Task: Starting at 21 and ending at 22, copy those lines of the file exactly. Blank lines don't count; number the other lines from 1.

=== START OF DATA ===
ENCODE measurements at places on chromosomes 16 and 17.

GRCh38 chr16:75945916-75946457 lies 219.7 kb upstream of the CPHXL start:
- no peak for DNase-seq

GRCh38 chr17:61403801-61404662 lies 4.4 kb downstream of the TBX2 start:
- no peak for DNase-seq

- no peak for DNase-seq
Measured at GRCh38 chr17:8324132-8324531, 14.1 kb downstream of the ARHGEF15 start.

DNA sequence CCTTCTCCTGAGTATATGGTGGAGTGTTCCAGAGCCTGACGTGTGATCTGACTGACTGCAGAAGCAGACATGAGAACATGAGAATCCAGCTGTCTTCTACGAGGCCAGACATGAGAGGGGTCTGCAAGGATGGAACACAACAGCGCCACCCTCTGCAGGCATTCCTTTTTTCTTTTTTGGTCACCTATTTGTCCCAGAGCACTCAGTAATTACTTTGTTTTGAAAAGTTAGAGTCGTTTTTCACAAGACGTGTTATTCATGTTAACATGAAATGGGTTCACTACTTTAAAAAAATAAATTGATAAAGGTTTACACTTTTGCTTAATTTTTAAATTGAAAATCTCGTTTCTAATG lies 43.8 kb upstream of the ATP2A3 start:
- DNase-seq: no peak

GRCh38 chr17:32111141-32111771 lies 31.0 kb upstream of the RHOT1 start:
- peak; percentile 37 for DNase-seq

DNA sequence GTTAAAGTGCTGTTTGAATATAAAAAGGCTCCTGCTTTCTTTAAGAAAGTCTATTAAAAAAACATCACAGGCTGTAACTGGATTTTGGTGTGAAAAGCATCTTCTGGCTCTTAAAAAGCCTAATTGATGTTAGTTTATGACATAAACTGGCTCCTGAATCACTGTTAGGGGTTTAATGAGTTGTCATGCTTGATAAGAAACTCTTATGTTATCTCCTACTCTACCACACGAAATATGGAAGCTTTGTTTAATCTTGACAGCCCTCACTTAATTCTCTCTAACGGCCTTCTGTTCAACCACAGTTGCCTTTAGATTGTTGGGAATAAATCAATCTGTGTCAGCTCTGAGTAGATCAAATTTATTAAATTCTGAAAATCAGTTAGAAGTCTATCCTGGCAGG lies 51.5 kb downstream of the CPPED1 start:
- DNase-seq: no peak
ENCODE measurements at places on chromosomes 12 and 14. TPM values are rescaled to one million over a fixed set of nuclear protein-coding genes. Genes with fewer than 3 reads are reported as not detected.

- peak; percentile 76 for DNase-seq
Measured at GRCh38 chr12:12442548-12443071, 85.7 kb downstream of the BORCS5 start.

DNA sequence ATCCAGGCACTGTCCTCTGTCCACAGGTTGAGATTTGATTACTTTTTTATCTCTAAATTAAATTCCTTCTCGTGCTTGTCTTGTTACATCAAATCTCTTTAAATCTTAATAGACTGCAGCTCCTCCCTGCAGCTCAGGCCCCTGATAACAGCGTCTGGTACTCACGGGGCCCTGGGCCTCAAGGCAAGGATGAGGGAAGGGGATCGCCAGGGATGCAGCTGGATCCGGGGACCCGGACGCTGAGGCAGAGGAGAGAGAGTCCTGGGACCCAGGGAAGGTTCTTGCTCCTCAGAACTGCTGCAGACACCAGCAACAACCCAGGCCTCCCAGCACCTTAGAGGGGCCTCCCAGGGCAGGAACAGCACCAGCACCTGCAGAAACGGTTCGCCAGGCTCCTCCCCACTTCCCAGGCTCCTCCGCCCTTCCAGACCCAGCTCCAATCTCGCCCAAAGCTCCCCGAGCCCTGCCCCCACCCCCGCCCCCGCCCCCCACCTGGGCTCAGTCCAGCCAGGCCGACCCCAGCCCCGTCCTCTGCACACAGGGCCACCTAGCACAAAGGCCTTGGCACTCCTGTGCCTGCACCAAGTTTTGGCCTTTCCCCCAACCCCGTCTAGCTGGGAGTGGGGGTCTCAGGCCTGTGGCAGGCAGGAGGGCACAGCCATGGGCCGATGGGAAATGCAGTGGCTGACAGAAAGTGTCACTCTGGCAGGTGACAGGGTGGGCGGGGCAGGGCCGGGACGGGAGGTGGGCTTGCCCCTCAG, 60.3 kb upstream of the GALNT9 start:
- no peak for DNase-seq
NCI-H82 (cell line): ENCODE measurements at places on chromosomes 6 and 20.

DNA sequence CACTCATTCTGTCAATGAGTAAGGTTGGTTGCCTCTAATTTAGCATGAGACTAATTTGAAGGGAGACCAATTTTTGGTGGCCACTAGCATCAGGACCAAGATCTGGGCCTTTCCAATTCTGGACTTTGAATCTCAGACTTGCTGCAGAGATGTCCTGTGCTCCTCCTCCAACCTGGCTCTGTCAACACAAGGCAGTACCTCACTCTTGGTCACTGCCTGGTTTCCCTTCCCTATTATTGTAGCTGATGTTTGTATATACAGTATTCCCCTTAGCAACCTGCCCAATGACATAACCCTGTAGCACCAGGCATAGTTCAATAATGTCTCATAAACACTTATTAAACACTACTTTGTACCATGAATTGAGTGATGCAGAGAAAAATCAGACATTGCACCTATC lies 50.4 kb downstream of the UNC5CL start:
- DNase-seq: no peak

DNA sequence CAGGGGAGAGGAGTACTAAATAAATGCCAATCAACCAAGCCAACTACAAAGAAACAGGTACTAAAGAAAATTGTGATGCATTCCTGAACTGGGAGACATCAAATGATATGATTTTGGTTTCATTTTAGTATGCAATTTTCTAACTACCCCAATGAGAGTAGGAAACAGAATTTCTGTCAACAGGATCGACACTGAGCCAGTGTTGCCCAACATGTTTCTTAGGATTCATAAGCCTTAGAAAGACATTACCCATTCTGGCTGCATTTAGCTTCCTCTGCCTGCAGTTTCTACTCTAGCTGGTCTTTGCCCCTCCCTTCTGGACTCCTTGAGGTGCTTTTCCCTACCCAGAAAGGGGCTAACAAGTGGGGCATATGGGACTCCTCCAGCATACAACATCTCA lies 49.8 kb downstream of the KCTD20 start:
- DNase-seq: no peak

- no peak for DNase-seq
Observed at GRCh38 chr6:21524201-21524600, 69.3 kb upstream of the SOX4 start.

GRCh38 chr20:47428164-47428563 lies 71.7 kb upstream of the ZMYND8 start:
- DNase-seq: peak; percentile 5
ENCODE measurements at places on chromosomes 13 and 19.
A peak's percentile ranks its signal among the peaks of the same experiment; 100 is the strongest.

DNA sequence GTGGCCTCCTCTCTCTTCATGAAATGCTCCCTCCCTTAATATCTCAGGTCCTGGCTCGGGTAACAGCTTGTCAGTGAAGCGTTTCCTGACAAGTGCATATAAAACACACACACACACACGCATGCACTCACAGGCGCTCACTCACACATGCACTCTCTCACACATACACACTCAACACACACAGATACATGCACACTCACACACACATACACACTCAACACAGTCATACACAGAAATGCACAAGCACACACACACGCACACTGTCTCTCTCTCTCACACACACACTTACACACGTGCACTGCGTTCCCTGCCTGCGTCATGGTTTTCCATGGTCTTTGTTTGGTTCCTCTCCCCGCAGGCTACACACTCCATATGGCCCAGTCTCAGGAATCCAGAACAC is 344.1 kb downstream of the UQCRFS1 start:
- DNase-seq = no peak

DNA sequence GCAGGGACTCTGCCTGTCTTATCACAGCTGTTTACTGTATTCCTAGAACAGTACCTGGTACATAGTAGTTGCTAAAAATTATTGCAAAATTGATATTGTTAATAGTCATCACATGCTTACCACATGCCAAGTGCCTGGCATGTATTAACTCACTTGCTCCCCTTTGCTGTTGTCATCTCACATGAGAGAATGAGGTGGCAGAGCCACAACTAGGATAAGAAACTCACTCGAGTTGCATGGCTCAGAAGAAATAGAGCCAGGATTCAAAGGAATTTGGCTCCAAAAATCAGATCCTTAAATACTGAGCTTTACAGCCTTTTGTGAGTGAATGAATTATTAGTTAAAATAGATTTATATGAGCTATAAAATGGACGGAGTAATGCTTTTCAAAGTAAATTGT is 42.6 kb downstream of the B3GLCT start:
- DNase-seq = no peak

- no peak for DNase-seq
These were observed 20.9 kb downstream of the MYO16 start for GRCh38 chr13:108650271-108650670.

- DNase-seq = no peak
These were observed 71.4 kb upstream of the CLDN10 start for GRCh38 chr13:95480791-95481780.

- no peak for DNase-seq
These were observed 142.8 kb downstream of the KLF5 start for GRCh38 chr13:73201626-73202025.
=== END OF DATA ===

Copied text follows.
- DNase-seq: no peak

DNA sequence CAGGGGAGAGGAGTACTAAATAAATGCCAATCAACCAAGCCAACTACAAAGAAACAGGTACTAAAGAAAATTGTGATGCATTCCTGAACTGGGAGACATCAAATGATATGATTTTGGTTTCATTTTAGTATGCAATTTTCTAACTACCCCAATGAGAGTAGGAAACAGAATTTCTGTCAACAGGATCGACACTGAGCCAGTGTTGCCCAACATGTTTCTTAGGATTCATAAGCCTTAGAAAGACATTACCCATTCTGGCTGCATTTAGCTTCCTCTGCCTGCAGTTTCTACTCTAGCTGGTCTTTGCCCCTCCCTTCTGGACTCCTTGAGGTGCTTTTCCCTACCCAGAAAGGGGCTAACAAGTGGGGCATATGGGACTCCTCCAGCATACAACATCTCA lies 49.8 kb downstream of the KCTD20 start: